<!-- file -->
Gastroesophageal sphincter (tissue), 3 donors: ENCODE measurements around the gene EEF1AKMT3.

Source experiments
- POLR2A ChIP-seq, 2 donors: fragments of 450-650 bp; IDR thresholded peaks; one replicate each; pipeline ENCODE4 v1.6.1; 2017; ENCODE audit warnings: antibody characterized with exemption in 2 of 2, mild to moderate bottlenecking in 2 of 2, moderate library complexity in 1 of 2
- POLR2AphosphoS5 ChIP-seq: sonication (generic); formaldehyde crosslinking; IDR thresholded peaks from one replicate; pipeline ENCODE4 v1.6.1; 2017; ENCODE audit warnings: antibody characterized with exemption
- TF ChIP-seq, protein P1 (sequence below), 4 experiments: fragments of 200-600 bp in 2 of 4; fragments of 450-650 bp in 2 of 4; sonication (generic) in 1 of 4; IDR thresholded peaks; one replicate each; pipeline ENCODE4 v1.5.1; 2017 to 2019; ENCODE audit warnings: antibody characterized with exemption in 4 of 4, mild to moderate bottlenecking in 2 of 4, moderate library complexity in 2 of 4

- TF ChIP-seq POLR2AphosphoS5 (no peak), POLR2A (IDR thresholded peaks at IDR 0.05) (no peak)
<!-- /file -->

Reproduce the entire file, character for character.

Gastroesophageal sphincter (tissue), 3 donors: ENCODE measurements around the gene EEF1AKMT3.

Source experiments
- POLR2A ChIP-seq, 2 donors: fragments of 450-650 bp; IDR thresholded peaks; one replicate each; pipeline ENCODE4 v1.6.1; 2017; ENCODE audit warnings: antibody characterized with exemption in 2 of 2, mild to moderate bottlenecking in 2 of 2, moderate library complexity in 1 of 2
- POLR2AphosphoS5 ChIP-seq: sonication (generic); formaldehyde crosslinking; IDR thresholded peaks from one replicate; pipeline ENCODE4 v1.6.1; 2017; ENCODE audit warnings: antibody characterized with exemption
- TF ChIP-seq, protein P1 (sequence below), 4 experiments: fragments of 200-600 bp in 2 of 4; fragments of 450-650 bp in 2 of 4; sonication (generic) in 1 of 4; IDR thresholded peaks; one replicate each; pipeline ENCODE4 v1.5.1; 2017 to 2019; ENCODE audit warnings: antibody characterized with exemption in 4 of 4, mild to moderate bottlenecking in 2 of 4, moderate library complexity in 2 of 4

- TF ChIP-seq POLR2AphosphoS5 (no peak), POLR2A (IDR thresholded peaks at IDR 0.05) (no peak)